This Article critiques the recent rash of federal district court opinions holding that all named plaintiffs in a class action lawsuit alleging employment discrimination under Title VII of the Civil Rights Act of 1964 must satisfy the venue requirements in the court where they filed the action. Neither the text nor the history of Title VII requires this prevailing interpretation; to the contrary, requiring every named plaintiff to satisfy venue requirements in the same court undermines the legislative purpose behind both Title VII and Federal Rule of Civil Procedure 23 by creating a new obstacle to employees seeking to enforce federal anti-discrimination laws and vindicate their rights. Though the district court opinions have all reached the wrong conclusion, no appellate court has ruled on this issue either way, and no academic article has addressed the issue.
Title VII, which was intended to expand plaintiffs' options for venue, gives plaintiffs three choices of venue plus an additional "last resort" venue if the defendant is not available in any of the first three places. Rule 23, which governs the certification of federal class actions, was intended to encourage employees to bring class actions against employers that discriminated against them as a class. But the prevailing interpretation of Title VII's venue provision narrows plaintiffs' venue choices and erects a new barrier to Rule 23 class certification that forces plaintiffs to either litigate in their last resort venue or to abandon the nationwide class action vehicle and proceed in individual or statewide actions instead.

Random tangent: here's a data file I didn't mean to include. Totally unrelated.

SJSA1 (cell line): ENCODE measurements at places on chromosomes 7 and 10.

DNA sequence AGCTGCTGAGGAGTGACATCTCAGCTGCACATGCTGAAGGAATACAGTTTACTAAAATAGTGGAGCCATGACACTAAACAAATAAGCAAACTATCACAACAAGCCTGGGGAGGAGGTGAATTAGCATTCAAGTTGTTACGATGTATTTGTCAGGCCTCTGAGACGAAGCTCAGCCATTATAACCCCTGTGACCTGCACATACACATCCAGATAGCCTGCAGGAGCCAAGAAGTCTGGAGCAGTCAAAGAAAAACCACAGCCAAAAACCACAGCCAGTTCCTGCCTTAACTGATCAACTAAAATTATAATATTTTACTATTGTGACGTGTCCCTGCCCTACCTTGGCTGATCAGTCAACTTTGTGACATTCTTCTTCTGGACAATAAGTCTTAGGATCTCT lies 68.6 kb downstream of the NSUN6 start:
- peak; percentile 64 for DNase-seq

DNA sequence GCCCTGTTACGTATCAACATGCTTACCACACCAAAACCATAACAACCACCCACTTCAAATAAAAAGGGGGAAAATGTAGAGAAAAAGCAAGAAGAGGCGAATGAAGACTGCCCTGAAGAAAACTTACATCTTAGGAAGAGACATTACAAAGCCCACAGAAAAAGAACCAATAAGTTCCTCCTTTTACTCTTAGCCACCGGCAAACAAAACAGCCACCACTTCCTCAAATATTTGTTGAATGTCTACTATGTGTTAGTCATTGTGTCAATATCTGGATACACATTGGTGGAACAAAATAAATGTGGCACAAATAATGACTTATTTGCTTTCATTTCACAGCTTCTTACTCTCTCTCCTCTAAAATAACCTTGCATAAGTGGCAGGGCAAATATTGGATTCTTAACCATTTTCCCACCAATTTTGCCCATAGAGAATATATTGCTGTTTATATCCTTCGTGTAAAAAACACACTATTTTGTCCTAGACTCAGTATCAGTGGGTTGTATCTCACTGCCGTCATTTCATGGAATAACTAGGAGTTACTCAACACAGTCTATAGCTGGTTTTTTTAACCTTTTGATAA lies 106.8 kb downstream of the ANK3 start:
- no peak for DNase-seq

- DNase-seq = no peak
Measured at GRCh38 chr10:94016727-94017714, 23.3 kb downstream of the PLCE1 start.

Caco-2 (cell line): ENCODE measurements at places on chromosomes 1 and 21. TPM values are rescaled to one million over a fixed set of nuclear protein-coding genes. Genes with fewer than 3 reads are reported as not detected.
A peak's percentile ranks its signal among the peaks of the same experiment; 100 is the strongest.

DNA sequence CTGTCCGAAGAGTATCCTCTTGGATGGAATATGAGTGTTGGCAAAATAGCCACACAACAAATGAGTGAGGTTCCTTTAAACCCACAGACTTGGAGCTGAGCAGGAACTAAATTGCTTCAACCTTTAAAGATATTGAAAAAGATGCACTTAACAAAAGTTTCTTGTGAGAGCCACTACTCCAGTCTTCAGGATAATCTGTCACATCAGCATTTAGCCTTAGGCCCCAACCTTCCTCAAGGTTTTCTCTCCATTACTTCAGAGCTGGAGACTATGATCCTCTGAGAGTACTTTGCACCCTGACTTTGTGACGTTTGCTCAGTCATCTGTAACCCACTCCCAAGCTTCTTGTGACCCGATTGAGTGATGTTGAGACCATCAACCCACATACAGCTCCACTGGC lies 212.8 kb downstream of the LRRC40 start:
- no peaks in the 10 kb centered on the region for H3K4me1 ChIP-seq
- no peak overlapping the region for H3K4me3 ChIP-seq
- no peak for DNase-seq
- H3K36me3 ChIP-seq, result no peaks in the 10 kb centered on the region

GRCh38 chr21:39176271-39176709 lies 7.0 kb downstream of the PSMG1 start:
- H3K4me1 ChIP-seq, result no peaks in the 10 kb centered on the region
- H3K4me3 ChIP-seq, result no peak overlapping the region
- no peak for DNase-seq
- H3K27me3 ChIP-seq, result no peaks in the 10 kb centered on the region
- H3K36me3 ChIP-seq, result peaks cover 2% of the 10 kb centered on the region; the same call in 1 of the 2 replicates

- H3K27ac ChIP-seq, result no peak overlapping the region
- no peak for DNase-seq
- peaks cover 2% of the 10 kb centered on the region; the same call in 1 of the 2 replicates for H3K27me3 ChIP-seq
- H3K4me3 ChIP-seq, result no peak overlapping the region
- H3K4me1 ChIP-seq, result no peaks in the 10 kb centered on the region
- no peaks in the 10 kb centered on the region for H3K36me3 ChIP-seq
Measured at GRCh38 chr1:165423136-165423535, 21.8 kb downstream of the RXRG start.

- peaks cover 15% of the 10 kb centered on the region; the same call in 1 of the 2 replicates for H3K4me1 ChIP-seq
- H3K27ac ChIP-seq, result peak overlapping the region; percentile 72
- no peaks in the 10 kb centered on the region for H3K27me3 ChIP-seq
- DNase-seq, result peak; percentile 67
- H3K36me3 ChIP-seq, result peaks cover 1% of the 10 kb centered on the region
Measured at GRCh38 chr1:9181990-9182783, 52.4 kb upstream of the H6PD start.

The prevailing interpretation also makes little sense as a matter of judicial economy. It will inevitably lead to more procedural complexity and duplicative litigation, and it is inconsistent with interpretations of other Title VII procedural requirements, such as the filing and exhaustion requirements.
This Article calls for examination and reversal of the trend of rulings requiring all named plaintiffs to satisfy venue in Title VII class actions, and adoption of a rule granting venue to all class members as long as one named plaintiff satisfies the venue requirements.
How Many Plaintiffs Are Enough? Venue in Title VII Class Actions,
U. Mich. J. L. Reform
Available at: https://repository.law.umich.edu/mjlr/vol42/iss4/4